You can complete an IM because you are an athlete, or because you are simply too pigheaded to quit. Not everyone can hit a curveball or run a sub-3 marathon, but everyone can force themselves to keep going for 16 hours when the bottom of their foot feels like someone has dropped a white-hot charcoal briquette into their shoe. It doesn’t take talent, just a stubborn refusal to give in. To win an Ironman, you need to be an athlete. To finish an Ironman, you simply need Ironwill.
I said I was done with Ironmen after Louisville last year. But in that race, I finished almost dead last in the swim. That drove me nuts. I don’t expect to podium like Liz and Mike. I don’t expect to finish in the top 3 in my age group and qualify for Hawaii. I don’t even expect to finish in the top half of the field. But still, 2900 people swam at Louisville last year, and 2850 swam faster than me. Fat people beat me. Seventy year-olds beat me. A woman my age with a dislocated shoulder almost beat me. I mean, really, can I be that bad?
So in October my coach Nancy suggested I try one more time at the Ironman Lake Placid, which is usually an “easy” swim because Mirror Lake (where the swim is really held, not Lake Placid) is smooth, the course is particularly well marked so you don’t swim in a drunken weave like I did at Louisville, and best of all, the water temp is always low enough that they allow wetsuits, good for ten or fifteen minutes for weak swimmers.
Perhaps I should have done more research. If I had, I might have learned that when a world class athlete who has done 13 Ironmen tells you something is “easy,” they may not be using a standard definition of the word. True, Mirror Lake is flat and the course is well marked, but unlike Louisville, where swimmers enter the water sedately two at a time, Ironman Lake Placid (IMLP) uses a “mass start.” That means is that you and 3000 of your closest friends all paddle out and tread water. Then, when the cannon goes, you try to make your way down the course crawling over slower swimmers and being crawled over by faster swimmers behind you, getting scratched, kicked in the face and punched every inch of the way. It’s like having a fight blindfolded in the shower with three sumo wrestlers.
If I’d done more research, I might also have found out that IMLP is in the Adirondack Mountains and has more than double the hilliness of Louisville. I might have found all of that out, but who knows if it would have mattered. I was a man obsessed. I was in search of redemption. I wanted to prove to my swimmer son and wife that I am not a loser.
Lake Placid is in the absolute middle of New York state, hours from any interstate or cell phone tower, and almost impossible to get to. It is a tourist town, famous for being an occasional Olympic host city and a weekend getaway for people from New York City who want a day or two of snow skiing in the winter or kayaking in the summer. Liz and I arrived on Friday, drove around the tiny parking lot for a half hour waiting on a space, and then finally checked into the Northwoods. We lugged our bags and my gear upstairs to our large, but dilapidated room. Our dog Addie took one look at the room and simply shook her head, obviously disgusted with the accommodations and embarrassed that Liz and I had finally been reduced to this circumstance. She daintily searched the room for a semi-clean patch of carpet.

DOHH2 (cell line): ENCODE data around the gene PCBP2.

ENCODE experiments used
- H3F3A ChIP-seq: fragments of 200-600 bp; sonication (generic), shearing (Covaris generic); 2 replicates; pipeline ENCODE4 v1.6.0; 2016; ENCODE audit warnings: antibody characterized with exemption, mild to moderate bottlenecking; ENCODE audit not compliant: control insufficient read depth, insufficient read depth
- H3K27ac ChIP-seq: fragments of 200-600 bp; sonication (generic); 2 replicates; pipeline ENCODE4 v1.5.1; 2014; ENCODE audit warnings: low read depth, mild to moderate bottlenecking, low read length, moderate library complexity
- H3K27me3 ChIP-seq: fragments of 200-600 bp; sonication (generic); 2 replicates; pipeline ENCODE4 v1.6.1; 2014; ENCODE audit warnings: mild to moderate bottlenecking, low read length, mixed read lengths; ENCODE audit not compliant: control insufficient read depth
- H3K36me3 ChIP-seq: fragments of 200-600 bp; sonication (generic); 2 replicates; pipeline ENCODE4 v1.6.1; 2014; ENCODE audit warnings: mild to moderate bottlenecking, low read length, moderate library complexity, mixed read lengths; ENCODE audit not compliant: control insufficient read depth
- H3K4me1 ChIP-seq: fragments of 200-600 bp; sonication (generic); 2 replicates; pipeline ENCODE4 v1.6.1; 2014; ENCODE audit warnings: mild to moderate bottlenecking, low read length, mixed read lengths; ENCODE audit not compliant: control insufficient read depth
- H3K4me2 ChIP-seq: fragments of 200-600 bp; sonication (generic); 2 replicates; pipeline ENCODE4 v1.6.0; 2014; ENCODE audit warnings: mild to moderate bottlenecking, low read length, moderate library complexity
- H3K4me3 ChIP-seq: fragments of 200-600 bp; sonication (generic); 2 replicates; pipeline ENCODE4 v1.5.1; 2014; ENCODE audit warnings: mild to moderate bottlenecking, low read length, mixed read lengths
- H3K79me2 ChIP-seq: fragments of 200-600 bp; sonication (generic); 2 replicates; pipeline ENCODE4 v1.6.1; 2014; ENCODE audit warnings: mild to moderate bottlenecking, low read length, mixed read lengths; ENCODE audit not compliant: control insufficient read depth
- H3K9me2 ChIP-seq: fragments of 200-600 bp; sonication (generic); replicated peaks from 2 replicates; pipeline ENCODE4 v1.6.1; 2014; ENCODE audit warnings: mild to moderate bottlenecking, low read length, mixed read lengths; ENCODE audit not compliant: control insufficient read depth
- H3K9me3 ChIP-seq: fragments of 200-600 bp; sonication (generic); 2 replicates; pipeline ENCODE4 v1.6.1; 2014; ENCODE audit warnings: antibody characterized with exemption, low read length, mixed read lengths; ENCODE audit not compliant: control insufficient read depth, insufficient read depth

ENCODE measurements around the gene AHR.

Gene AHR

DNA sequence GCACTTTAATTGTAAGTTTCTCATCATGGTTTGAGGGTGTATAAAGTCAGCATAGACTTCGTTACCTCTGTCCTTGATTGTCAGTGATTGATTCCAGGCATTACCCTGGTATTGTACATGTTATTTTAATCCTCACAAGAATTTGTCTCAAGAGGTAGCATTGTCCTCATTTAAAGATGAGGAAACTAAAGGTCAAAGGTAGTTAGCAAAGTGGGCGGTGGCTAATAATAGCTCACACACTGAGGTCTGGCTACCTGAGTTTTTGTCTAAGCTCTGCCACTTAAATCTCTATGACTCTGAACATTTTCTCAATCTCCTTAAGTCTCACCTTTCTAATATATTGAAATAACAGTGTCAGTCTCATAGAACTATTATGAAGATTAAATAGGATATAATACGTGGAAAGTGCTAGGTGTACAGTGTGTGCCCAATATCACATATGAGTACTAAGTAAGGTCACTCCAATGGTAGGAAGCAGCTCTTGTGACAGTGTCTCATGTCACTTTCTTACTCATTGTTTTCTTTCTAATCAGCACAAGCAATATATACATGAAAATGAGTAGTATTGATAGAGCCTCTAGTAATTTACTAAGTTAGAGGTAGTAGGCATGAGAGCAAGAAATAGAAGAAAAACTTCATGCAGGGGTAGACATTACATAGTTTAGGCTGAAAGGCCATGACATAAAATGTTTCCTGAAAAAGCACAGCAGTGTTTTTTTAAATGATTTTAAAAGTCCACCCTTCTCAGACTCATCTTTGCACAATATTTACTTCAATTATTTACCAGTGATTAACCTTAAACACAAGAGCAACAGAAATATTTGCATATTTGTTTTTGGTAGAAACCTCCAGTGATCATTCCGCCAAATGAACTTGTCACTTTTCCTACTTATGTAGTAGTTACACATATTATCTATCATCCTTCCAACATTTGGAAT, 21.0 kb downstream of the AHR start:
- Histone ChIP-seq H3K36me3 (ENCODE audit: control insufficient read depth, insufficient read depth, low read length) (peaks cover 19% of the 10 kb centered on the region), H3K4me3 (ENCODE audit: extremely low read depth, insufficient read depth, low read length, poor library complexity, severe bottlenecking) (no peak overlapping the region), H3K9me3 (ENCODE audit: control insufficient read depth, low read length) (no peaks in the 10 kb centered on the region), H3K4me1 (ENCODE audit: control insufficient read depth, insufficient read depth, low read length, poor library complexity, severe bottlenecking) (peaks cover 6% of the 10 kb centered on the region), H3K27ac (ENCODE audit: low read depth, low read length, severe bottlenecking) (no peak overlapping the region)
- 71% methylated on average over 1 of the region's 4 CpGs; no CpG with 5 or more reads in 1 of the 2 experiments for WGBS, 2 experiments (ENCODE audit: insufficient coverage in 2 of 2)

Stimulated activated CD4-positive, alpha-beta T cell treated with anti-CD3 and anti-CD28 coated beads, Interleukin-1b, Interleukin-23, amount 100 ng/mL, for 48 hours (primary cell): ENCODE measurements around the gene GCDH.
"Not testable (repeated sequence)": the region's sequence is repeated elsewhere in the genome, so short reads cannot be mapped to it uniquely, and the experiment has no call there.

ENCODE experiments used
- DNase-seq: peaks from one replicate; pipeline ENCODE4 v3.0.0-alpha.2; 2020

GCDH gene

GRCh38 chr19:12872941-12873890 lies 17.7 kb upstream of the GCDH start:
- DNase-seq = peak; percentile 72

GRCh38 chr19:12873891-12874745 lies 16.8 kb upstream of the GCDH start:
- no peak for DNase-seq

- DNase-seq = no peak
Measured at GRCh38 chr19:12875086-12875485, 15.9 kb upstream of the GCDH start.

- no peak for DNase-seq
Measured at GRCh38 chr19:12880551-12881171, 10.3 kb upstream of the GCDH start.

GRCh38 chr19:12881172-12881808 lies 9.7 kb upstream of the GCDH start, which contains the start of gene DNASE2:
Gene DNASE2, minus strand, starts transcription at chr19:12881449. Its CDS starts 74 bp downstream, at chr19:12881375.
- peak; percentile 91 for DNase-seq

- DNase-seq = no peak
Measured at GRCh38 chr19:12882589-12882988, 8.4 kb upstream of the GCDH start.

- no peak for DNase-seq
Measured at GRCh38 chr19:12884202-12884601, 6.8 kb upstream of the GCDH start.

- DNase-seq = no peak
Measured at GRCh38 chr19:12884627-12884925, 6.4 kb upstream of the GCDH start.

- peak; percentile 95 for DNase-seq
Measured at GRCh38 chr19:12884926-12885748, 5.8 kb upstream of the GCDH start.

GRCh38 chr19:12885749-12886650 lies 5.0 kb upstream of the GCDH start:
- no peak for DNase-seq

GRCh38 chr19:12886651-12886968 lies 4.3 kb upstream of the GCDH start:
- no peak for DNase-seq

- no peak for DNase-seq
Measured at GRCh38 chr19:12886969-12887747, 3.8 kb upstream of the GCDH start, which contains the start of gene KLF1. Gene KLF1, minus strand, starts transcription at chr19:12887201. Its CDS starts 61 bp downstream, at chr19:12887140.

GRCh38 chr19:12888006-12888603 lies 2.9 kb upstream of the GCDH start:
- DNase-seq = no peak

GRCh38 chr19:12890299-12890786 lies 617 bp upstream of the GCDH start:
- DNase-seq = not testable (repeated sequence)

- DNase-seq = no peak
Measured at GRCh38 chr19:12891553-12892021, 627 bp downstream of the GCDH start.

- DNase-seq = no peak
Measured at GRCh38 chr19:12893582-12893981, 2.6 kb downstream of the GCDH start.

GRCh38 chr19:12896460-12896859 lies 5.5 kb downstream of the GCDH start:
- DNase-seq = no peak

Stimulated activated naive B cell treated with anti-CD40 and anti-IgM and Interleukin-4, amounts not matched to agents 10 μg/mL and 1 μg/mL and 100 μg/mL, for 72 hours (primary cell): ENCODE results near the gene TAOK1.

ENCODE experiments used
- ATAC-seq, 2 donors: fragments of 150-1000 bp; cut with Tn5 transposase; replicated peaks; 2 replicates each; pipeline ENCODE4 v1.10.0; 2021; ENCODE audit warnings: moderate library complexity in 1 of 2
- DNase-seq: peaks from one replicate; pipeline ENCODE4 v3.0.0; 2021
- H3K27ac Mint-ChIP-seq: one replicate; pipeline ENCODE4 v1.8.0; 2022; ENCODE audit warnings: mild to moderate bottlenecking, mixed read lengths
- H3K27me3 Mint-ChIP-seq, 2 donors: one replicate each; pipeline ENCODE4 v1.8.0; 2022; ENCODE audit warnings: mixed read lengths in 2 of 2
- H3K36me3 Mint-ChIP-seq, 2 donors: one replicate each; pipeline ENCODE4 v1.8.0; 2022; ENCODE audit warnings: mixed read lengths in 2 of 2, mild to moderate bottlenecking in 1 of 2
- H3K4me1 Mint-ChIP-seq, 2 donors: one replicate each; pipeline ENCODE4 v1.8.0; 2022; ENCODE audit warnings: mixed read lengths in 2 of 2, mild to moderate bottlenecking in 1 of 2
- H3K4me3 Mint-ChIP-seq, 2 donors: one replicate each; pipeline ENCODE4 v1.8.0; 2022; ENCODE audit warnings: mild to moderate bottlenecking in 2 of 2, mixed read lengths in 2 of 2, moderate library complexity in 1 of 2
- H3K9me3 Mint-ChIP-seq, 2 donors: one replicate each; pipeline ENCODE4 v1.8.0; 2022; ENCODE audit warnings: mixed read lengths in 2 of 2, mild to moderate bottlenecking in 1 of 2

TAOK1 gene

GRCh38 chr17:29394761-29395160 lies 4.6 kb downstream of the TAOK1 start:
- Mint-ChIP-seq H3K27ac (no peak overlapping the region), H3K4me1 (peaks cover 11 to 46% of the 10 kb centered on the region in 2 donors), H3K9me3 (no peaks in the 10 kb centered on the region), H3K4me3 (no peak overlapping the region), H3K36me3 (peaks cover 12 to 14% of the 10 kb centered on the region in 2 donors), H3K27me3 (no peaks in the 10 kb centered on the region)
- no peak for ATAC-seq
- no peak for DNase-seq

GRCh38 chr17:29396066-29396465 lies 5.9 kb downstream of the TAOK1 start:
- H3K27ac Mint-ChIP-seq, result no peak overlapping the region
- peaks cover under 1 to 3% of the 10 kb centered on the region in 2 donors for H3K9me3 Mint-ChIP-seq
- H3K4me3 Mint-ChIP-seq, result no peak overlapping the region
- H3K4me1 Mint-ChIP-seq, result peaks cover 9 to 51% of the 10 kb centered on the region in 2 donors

On Friday I checked in at the high school gym and received my blue bracelet. That night I went to the athlete dinner, two miles away at the show grounds. I bought a cheap poncho and walked in the rain because we did not want to give up our parking space. Except for being full of Canadians (Lake Placid is pretty close to Montreal, eh?) it was just like last year’s banquet in Louisville, with the hyperbolic Mike “this is the best event I’ve ever been at!!!” Riley, the obligatory feel-good athlete story, and the stern official explaining the rules. I left before it was over.
On Saturday, I did a brief (hour and a half) swim/bike/run in the morning and spent a couple of hours getting my gear together. That meant putting numbers on my bike and helmet, organizing the stuff I needed for the bike and run into two big plastic bags, and carefully laying out my swim gear and breakfast. Then I went to bed and slept all afternoon. That night we had dinner with my coach, Jim, and his friends from Madison, Cindy and JB. Cindy is one of the top amateurs in America. She falls into the category of athlete, as do her partner JB and Jim. Cindy has already qualified for the world championships in Hawaii and Jim and JB were trying to qualify at IMLP. At dinner, we talk about my sleeping most of the day. Jim is clearly a little worried by my snoozing, afraid that I will be up all night. I try to change the subject, since he has his own race to worry about.
The next morning Liz and I get up at 4:15. I begin stuffing myself with food. Liz walks out on the balcony and says “It’s not as cool as they said it would be.” In Ironman, cool is good, warm is bad. In this case doubly so, because it may mean the weather front that was predicted to come through overnight may not have come through. If it rolls through in the next two hours and there’s lightning, that means the race can be shortened by skipping the swim. But I simply shrug. Que sera, sera. It’s too late to worry about the weather now.
I love Liz more than any person on this planet. We talk a half dozen times every day. But I am quiet as we walk down the hill to the start. For the last year, I have spent hours in cold pools, taken dozens of lessons and done endless monotonous drills. I have swum thousands and thousands of yards, well over a hundred miles. Now I find out if I have really made any improvement. Not much else to say.